Mixed mood in Libya on second anniversary of revolution
BENGHAZI (Libya) - Thousands of people gathered in Libya's two main cities Tripoli and Benghazi on Friday to celebrate two years since the start of the revolution that ousted long-time leader Moamer Gathafi.
In central Tripoli, hundreds of people assembled in Martyrs' Square, waving flags and balloons and chanting slogans praising the martyrs of the Libyan revolution as cars drove through the capital sounding their horns.
In Benghazi, the eastern city where the revolt began, thousands of people marched along the same route of a procession organised on February 15, 2011, the catalyst that sparked the outbreak of uprising two days later.
The Benghazi protesters also praised the martyrs, as well as those who disappeared and those wounded in the conflict that lasted for more than eight months until Gathafi's death on October 20, 2011.
But the demonstrators also criticised the new authorities, demanding in particular a greater decentralisation of power.
The government has already taken a series of measures to contain any attempt by supporters of the former regime to "sow chaos" amid anger from protesters who accuse the new rulers of failing to push for reform.
Some critics of the government even called for a "new revolution" as they denounced the power of ex-militias which helped to end more than four decades of Gathafi rule.
The mood was mixed between those happily celebrating, and others standing soberly watching.
Many Libyans, particularly those in the east, have been urging citizens to take to the streets to voice their discontent over the Tripoli government's inability to provide security by disarming militias or moving towards writing a constitution.
In Benghazi, the base of the rebel leadership during the 2011 war, daily life has been disrupted by violence and unrest on top of demands for greater autonomy or investment in a region 1,000 km (620 miles) east of Tripoli.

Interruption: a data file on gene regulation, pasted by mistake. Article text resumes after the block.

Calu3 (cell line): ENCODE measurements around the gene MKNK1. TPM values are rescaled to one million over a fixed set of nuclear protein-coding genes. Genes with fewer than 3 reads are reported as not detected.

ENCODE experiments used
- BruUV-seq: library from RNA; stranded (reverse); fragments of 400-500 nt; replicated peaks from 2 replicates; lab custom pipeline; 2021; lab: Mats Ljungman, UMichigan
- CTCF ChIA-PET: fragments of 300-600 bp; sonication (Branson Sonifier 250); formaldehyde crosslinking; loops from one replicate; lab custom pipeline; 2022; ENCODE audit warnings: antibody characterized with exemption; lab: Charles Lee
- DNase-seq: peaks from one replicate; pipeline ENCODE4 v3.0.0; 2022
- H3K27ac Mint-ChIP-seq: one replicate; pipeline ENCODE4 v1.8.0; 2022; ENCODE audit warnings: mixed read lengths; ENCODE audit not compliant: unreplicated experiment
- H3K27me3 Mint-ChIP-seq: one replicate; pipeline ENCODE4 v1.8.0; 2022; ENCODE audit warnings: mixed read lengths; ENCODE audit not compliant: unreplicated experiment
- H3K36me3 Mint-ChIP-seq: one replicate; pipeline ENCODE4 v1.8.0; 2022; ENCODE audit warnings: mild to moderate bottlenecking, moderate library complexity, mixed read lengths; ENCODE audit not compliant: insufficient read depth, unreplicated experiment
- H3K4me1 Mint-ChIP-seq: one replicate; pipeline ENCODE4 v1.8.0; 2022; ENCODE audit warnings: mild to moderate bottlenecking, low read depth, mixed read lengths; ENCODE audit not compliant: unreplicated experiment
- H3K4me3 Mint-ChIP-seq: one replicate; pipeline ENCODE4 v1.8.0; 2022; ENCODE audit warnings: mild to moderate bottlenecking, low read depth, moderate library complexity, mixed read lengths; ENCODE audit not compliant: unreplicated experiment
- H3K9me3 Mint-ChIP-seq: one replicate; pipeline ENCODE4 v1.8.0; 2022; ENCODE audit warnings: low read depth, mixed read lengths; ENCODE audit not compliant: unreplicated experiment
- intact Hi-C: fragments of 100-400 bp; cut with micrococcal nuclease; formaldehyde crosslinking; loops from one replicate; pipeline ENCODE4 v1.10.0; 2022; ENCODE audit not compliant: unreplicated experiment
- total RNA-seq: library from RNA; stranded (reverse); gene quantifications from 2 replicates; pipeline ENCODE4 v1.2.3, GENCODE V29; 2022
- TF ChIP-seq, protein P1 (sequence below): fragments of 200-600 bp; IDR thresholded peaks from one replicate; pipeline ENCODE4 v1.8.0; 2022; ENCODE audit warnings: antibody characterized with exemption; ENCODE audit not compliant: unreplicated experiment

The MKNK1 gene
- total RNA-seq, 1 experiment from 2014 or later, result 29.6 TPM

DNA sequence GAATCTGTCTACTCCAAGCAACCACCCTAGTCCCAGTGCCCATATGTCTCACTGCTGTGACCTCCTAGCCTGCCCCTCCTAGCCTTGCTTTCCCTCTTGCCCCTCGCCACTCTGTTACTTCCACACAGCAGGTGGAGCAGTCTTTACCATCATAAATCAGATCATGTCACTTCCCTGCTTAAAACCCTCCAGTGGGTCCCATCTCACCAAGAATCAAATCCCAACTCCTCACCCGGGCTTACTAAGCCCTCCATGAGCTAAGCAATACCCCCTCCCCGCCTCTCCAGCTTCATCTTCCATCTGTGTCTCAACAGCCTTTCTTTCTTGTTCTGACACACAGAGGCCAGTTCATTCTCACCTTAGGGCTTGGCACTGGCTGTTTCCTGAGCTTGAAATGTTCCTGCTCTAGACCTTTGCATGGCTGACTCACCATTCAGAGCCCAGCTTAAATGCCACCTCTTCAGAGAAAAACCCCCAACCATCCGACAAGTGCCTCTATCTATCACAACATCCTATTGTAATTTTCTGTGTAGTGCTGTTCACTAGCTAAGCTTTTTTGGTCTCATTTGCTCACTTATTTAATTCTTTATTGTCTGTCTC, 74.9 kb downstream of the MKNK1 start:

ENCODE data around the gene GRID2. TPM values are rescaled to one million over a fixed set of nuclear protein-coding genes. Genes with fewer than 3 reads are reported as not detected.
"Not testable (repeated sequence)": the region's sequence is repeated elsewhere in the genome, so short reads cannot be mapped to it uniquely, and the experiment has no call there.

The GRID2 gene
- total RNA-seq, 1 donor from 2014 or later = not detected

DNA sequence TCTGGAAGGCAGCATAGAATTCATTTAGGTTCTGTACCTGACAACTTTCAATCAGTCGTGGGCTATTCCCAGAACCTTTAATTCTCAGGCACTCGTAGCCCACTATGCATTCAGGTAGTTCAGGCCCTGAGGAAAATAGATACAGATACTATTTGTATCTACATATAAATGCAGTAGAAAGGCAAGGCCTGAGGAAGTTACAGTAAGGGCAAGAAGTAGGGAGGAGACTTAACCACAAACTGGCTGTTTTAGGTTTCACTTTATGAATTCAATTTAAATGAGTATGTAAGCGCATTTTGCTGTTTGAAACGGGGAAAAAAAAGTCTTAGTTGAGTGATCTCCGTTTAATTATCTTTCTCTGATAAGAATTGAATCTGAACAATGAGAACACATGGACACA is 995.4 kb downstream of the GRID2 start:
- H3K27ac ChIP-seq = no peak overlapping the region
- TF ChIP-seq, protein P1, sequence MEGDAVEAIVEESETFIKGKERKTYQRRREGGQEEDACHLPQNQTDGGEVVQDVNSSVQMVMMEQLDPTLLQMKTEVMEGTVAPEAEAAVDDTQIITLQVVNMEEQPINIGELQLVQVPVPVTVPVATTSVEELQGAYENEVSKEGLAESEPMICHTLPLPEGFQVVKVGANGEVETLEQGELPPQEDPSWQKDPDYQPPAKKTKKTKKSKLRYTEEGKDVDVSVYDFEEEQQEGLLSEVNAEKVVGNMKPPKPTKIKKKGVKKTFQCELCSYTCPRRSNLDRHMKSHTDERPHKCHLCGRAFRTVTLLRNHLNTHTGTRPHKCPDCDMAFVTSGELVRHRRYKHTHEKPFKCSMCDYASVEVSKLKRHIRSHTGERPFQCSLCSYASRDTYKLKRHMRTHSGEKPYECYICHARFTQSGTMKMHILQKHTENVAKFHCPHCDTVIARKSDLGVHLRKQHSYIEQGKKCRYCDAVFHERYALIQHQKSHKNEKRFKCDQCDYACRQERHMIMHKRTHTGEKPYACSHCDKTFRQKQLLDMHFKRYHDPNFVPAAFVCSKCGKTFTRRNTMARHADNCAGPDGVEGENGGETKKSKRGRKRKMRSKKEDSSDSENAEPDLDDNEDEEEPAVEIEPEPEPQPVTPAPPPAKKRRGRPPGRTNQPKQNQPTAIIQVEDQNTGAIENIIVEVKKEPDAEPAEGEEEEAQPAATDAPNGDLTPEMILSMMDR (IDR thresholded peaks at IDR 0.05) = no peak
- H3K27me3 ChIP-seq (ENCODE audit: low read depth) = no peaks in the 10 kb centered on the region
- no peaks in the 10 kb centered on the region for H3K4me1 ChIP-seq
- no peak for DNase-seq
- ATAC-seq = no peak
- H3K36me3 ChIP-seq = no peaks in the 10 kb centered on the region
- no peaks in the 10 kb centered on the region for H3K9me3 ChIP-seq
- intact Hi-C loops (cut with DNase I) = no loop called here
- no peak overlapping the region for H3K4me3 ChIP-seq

There are calls in the region - where most of Libya's oil wealth lies - for a return to a federal political structure and more regional autonomy, which Libya had before Gaddafi seized power in a coup in 1969.
Federalist groups resent criticism from the central government and religious leaders accusing them of calling for a separation of the east from the west of Libya, something they deny they want.
But while federalists did not turn out as an organized force, many of those celebrating sympathized with them.
The over-arching issue is what status Benghazi will have in the new Libya.
"Benghazi is the spark that started the revolution two years today, and yet we still suffer from a central government and ignorance from the congress," said one man.
"We haven't realized the revolution yet."
Just on the outskirts of the demonstration, and as people poured into the courthouse yard, there were gunshots in the air as groups of armed men confronted each other.
Security is a particular headache in Benghazi, where violence against foreigners and police assassinations by Islamist militant groups have become common.
On January 25, Britain urged its nationals to leave Benghazi, citing a "specific and imminent" threat to Westerners days after a deadly attack by Islamist militants on a natural gas complex and taking of hostages in neighboring Algeria.
In September, civilians stormed militia bases in Benghazi after a militant assault on the U.S. diplomatic mission in which the U.S. ambassador was killed. It happened after an anti-militia "Save Benghazi" rally.
Fearing a repeat, militias have been keeping a low profile in the run-up to the anniversary weekend, some of them removing weapons from their bases. More security checkpoints have been set up around town.
As part of the increased security measures over the weekend, Prime Minister Ali Zeidan said overland borders with Tunisia and Egypt would be closed.